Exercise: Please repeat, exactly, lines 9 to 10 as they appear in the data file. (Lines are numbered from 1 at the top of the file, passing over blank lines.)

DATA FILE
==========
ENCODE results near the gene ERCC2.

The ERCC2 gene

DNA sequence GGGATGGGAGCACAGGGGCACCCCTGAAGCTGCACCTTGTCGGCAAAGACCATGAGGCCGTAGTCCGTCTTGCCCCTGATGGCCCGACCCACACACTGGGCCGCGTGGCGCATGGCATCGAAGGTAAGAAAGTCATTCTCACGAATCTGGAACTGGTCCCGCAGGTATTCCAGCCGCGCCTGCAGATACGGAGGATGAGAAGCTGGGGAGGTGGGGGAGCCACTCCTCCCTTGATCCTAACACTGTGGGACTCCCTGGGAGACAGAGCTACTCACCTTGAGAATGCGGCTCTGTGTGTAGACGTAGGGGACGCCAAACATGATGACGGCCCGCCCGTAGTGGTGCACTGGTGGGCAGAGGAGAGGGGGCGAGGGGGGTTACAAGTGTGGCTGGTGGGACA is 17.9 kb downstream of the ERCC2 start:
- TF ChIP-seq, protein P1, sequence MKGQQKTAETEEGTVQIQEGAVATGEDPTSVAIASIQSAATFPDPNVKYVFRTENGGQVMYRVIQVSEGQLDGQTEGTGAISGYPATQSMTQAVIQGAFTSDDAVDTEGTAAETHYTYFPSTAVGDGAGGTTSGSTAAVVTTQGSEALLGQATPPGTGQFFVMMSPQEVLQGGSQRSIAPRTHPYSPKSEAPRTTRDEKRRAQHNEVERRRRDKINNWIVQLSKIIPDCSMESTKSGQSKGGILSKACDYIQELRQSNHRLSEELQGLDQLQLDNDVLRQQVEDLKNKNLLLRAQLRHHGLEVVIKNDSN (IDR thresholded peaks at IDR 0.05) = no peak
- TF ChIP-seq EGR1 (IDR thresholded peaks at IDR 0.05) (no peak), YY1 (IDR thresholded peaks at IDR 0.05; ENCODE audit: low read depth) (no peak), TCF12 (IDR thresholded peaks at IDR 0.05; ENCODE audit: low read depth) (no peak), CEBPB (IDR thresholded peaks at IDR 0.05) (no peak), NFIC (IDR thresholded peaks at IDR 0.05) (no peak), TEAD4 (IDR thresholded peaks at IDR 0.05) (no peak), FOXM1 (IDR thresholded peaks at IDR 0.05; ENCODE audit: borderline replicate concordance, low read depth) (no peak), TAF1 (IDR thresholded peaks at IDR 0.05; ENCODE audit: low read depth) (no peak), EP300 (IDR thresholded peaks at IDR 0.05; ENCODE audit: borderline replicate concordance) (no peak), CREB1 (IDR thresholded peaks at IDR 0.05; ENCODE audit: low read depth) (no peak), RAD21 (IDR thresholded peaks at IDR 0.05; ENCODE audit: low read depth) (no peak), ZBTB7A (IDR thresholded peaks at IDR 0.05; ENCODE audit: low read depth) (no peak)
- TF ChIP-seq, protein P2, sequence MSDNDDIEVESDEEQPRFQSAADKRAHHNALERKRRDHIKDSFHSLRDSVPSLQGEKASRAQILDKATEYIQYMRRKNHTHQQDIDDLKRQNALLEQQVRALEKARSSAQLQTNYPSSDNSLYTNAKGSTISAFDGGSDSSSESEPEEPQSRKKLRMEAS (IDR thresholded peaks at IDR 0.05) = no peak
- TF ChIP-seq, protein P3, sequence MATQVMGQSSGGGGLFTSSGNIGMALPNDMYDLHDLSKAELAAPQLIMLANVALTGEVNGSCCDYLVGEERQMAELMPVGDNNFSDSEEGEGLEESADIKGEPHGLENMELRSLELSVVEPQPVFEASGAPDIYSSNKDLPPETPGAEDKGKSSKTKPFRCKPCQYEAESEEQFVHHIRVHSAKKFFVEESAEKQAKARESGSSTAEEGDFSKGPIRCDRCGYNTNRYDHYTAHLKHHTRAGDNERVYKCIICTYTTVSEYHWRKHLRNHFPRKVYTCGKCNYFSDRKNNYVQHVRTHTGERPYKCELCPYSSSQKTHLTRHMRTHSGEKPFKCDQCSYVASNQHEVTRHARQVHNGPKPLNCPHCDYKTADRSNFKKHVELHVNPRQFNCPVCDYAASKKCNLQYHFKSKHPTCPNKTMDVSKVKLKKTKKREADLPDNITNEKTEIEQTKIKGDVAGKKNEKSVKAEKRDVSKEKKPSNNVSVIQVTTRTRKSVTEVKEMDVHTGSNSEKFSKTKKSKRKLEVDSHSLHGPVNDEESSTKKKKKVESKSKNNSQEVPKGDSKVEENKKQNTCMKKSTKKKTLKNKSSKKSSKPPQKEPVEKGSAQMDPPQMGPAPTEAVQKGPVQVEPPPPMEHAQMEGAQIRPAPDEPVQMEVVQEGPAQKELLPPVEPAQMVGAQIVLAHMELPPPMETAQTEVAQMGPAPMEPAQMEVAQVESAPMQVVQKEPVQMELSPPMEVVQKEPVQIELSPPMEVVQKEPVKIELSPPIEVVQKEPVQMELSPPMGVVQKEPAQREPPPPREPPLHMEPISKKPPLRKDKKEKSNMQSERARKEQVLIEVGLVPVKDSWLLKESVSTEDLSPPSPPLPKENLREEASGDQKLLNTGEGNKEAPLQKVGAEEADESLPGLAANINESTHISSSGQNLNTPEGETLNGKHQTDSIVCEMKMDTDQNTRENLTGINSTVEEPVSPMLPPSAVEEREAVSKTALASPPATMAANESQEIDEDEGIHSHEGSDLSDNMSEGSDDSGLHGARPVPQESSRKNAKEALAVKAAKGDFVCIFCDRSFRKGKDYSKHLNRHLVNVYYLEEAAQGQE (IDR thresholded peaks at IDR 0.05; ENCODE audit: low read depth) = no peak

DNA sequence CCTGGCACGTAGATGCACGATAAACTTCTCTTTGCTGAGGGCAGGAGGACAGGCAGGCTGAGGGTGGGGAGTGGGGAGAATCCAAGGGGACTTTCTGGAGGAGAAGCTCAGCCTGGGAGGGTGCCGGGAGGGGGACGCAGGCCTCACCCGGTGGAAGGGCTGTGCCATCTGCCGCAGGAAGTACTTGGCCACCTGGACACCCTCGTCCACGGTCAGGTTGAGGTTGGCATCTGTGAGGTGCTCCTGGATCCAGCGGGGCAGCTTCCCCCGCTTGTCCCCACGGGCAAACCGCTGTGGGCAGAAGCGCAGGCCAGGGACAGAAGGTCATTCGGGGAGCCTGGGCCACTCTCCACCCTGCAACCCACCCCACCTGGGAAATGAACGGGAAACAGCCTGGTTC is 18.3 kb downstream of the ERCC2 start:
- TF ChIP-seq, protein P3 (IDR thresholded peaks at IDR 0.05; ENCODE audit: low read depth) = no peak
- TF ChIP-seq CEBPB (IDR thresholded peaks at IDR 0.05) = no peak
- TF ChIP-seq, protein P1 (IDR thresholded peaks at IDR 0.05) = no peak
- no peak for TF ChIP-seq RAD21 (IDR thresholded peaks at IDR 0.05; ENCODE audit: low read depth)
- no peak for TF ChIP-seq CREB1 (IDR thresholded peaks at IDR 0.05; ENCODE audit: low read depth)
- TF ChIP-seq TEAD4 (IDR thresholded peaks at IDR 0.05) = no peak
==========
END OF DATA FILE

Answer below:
- TF ChIP-seq, protein P3 (IDR thresholded peaks at IDR 0.05; ENCODE audit: low read depth) = no peak
- TF ChIP-seq CEBPB (IDR thresholded peaks at IDR 0.05) = no peak